This Sunday I spent the afternoon in Lamport Auditorium at the swear-in ceremony of our new US Congressman in Washington, Adriano Espaillat, the first Dominican American to be elected to Congress, and a dear friend of YU. It was a joyful occasion, although we were all aware of the difficult times for the republic. Thousands of people from all colors, creeds, religions and ethnicities filled the auditorium and spilled into the hallways and street, and many wonderful artistic groups from all over the city performed. Imams, priests and reverends from different denominations addressed the crowd. We heard words from the most important political figures in our state, including several US congressmen, the Manhattan and Bronx Borough Presidents, our Mayor, our lieutenant governor, Senator Schumer, and many dignitaries from Albany and City Hall. Most of these people had been with me the night before in JFK, making sure that the last of the arriving people who had been targeted by the administration could gain access to this country.

No speaker failed to thank our university for hosting them, and to point out how fitting it was that an institution which flourished among the Jewish refugees arriving to Washington Heights many decades ago and welcomed new immigrants to the neighborhood was now seeing those immigrants come of age and sending one of them, also an immigrant, to Congress. I wish more than just a handful of YU students would have been present and heard that wonderful coming together event, in the same auditorium where only a few weeks ago words to keep us apart were spoken.

But my joy was truly complete when, to close the event, we all listened to one of our Roshei HaYeshiva, Rabbi Ezra Schwartz, give the final benediction; with his permission I am quoting generously from his speech.

“Almighty G-d, Master of the Universe, in these trying times when sacred American ideals are under assault and facts themselves are questioned, we beseech You to grant wisdom, courage, vision and compassion to Congressman Adriano Espaillat.

[…]

Ours has always been a community of deep and abiding faith. Of equal importance we are, and always have been, a community of immigrants, people like yourself who came to these shores in search of a better life, people who arrived so vulnerable -- seeking something better, searching for opportunity. Many of the original Jewish members of this community and so many others came here as refugees, fleeing horrible conditions in their native lands. Congressman, may you be blessed to advocate for the noble ideals that are emblazoned on the Statue of Liberty. May you proudly advocate for the American dream that ours is a land of opportunity, a country that provides safe harbor from tyranny, a land that provides religious freedom, and gives everyone a chance to succeed.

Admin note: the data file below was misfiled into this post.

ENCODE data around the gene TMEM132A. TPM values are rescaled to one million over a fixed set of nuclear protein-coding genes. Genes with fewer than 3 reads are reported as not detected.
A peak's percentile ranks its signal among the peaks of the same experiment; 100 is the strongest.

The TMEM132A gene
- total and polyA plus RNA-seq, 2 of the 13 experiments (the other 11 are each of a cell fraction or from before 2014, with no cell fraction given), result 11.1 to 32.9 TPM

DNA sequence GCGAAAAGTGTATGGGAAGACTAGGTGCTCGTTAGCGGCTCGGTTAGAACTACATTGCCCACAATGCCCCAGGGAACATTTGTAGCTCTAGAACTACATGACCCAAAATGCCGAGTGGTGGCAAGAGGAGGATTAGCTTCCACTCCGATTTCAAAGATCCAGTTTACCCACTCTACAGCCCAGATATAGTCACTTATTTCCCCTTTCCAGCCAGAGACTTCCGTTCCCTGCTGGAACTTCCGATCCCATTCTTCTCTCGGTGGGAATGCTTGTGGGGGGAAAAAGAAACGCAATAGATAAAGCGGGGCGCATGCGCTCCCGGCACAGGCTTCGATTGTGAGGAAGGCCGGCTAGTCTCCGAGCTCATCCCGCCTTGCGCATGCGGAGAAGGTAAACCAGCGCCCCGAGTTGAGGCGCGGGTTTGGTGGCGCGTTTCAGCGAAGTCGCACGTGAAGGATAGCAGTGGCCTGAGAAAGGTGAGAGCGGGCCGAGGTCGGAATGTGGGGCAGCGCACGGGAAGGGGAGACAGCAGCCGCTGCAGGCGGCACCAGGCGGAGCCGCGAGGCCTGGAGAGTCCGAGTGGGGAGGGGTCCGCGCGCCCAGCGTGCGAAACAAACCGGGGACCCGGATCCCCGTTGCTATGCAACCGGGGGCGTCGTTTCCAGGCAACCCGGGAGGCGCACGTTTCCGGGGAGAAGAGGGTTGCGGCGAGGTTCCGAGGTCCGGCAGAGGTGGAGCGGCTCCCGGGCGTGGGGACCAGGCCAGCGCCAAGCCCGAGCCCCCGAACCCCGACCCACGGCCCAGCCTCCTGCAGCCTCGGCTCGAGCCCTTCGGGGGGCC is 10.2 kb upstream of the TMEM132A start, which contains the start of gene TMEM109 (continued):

[...]

The prophet Isaiah, in a passage read by Jews throughout the world on our Holiest day—Yom Kippur—admonishes us: “loosen the chains of injustice, untie the cords, set the oppressed free.  Share your food with the hungry, provide the poor wanderer with shelter—when you see the naked, clothe them.”

These Biblical values call upon us to protect every person, regardless of their identity: be they male or female, straight or gay, immigrant or American born, indigent or wealthy, Republican or Democrat, healthy or ill, Jew, Christian or Moslem, people of all faiths or people of no faith. Everyone is entitled to warm and affordable housing; everyone is entitled to nourishing meals; everyone is entitled to education, healthcare, and clothing.

May you, Congressman Adriano Espaillat, serve as an agent of Almighty God to unite our community and advance the American dream. May you safeguard these cherished values and make them into a reality. Let us say Amen!”

From the bottom of my heart, thank you, Rabbi Schwartz, for bringing us hope and showing us the noble way at this juncture. Let each one of your words become a beacon of light for ALL the members of our University in the difficult days ahead.